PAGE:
It is not only the one in four Labour voters from 2015 who the party risks alienating during the referendum and, possibly, losing to apathy or Ukip. There is also a much larger number of economically disaffected, working-class and left behind voters in Britain who might otherwise be within Labour’s grasp at future elections but who are consistently the most likely to back Brexit. This is the bigger problem.Among Britain’s skilled and semi-skilled working-classes, as well as the unemployed and those on welfare, nearly one in two voters plan to vote for Brexit. Many of these voters come from the same groups that failed to turnout for Labour in sufficient number last May. Labour’s dwindling appeal among the financially disaffected, older working class was an important factor behind its failure.
For Labour, reconnecting with these voters and not alienating them further will be difficult. Many of these voters think fundamentally differently about the EU than the professional and university-educated middle classes, from which many Labour MPs are now drawn. On Europe, these voters often have more in common with the Conservatives or Ukip. Talking repeatedly about the benefits of EU membership may entrench Labour’s support in Islington but it will be a major turn-off for blue-collar Britain. And Labour cannot simply trade the former for the latter, especially in an era when it has lost any image of economic competence. It will need to hold on to its core voters for some time yet.
And this also rings true on the free movement of EU workers. Ask Labour voters what they most want to see changed in Britain’s relationship with the EU and they line-up solidly behind immigration. On this issue Labour voters are like the average voter. Their priority, by a large margin, is to control Britain’s borders and curb welfare benefits for EU migrants.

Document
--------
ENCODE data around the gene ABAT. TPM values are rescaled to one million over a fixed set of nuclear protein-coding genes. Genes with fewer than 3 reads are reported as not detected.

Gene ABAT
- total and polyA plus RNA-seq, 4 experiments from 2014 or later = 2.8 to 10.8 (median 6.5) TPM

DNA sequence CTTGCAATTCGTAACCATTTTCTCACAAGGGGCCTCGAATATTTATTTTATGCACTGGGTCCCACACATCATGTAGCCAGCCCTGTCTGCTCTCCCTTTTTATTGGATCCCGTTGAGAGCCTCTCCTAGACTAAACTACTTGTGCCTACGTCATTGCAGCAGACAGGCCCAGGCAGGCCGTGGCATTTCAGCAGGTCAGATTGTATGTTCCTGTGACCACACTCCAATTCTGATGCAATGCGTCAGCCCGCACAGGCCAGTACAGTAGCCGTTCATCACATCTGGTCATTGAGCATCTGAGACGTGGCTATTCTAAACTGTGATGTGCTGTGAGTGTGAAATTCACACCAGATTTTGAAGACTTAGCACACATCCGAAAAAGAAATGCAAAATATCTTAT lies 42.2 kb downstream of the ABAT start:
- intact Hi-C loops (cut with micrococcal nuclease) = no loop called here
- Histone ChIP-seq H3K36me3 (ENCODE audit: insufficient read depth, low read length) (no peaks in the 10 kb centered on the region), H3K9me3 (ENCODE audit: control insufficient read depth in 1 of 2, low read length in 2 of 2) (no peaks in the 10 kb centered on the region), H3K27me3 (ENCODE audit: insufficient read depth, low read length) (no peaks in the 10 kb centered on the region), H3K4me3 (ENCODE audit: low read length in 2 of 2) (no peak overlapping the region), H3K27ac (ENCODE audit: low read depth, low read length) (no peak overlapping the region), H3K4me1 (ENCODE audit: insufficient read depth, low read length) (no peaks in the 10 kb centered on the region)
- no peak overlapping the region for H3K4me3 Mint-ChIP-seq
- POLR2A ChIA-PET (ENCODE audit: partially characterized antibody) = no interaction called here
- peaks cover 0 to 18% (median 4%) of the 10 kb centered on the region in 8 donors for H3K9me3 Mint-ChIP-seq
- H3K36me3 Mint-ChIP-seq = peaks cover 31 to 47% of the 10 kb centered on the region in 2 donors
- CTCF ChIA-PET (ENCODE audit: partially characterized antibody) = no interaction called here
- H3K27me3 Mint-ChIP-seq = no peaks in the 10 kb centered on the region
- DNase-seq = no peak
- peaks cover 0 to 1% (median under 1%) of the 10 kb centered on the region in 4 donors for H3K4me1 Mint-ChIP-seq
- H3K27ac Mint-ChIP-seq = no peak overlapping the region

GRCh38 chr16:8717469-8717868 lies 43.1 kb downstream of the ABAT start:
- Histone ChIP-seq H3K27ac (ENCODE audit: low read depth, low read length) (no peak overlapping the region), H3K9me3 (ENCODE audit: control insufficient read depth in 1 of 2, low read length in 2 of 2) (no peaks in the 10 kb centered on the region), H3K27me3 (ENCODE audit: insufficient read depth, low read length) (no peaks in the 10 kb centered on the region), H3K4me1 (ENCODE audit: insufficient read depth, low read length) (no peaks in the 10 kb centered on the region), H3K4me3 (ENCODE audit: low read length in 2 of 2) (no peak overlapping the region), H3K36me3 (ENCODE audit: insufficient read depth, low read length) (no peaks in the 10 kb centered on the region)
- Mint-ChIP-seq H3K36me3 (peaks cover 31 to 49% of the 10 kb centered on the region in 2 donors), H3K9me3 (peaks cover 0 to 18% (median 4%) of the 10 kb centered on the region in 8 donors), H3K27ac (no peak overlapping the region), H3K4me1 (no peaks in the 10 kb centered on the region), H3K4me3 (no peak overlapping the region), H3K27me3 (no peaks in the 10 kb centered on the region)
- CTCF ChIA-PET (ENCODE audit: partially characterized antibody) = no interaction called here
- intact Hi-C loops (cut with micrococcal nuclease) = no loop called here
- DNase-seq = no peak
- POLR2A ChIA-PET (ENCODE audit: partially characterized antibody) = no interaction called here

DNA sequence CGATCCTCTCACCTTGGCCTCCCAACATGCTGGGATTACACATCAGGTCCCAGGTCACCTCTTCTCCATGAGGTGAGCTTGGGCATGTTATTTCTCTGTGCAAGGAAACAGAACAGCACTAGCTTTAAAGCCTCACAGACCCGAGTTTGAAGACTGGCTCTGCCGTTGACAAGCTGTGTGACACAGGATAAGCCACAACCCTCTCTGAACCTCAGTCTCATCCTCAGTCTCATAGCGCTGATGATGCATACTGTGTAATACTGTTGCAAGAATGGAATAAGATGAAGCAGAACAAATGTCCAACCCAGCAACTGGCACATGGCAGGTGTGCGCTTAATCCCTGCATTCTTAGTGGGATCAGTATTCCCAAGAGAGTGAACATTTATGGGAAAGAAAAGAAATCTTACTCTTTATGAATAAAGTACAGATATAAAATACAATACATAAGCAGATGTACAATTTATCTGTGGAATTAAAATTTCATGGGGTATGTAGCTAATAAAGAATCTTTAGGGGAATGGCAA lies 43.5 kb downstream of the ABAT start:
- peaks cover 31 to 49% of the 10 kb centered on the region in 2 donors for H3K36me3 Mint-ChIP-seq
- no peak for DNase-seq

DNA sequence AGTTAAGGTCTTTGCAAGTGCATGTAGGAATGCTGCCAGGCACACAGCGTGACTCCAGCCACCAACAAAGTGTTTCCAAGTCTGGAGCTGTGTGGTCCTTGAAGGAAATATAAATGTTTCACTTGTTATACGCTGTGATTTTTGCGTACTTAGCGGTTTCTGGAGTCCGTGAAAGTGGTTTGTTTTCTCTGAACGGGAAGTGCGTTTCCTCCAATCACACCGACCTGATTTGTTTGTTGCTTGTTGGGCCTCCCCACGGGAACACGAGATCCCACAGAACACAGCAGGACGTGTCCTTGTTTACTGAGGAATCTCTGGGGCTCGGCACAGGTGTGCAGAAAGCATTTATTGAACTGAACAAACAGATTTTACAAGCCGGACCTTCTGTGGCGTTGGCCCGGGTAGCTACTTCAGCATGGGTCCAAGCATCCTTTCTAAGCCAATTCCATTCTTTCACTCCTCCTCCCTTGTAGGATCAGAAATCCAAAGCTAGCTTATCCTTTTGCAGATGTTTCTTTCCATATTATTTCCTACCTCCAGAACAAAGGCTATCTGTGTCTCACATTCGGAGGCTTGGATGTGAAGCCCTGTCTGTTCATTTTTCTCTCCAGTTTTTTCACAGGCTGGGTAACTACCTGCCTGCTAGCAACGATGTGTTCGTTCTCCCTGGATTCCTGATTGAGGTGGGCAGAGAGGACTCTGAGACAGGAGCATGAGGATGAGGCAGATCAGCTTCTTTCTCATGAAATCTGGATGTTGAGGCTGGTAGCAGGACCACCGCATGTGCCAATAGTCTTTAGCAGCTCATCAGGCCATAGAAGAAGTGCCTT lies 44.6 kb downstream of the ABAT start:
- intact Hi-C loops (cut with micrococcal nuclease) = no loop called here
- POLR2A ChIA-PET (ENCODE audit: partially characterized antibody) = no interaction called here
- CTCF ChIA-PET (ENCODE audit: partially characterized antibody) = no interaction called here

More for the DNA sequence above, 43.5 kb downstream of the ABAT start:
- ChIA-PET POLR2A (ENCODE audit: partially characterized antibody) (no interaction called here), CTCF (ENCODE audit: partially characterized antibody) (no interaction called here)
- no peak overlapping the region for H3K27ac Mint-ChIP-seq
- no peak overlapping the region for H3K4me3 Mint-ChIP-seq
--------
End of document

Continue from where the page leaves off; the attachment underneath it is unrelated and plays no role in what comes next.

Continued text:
The problem for Labour is that between now and the referendum pretty much everybody who is anybody in the party will send these voters a big fat signal that Labour holds a very different outlook than theirs: that it thinks about the EU in terms of how it generates jobs and wealth rather than how it might challenge national identity and ways of life; that it views the EU as a source of protection for workers whereas many workers see it as a source of unlimited competition; and that the party feels at ease with the principle of free movement whereas many of these voters feel the complete opposite.
That immigration and Europe hold the potential to undermine Labour’s prospects has, in fact, already been demonstrated. A few years ago Geoffrey Evans at the University of Oxford showed how New Labour’s embrace of a pro-EU and pro-immigration position was a big reason why, from the late 1990s onward, economically disaffected and working-class Britons began to abandon the party in large numbers. This was the root of a disconnect that has subsequently caused Labour significant pain, and which many of its advisers were too slow to identify. It pushed the white working-class into apathy or the short-lived British National Party, led others to cross the floor to David Cameron in 2010 and then, from 2013, fuelled the rise of Ukip that ultimately played a key role in stalling Labour’s comeback.
During the 2000s Labour lost a significant chunk of its traditional, working-class voters by failing to understand and speak to their concerns over identity. It could now find itself replicating that mistake, ignoring or dismissing voters who never fell in love with the EU and now want their anxieties discussed and taken seriously.
This is why Britain’s EU referendum and the surrounding campaign could play a decisive part in the life story of the Labour Party. For Jeremy Corbyn and his team there is a very real risk that Britain’s EU referendum will further erode their appeal among the very groups in society that the party desperately needs to win back if it is ever to return to power.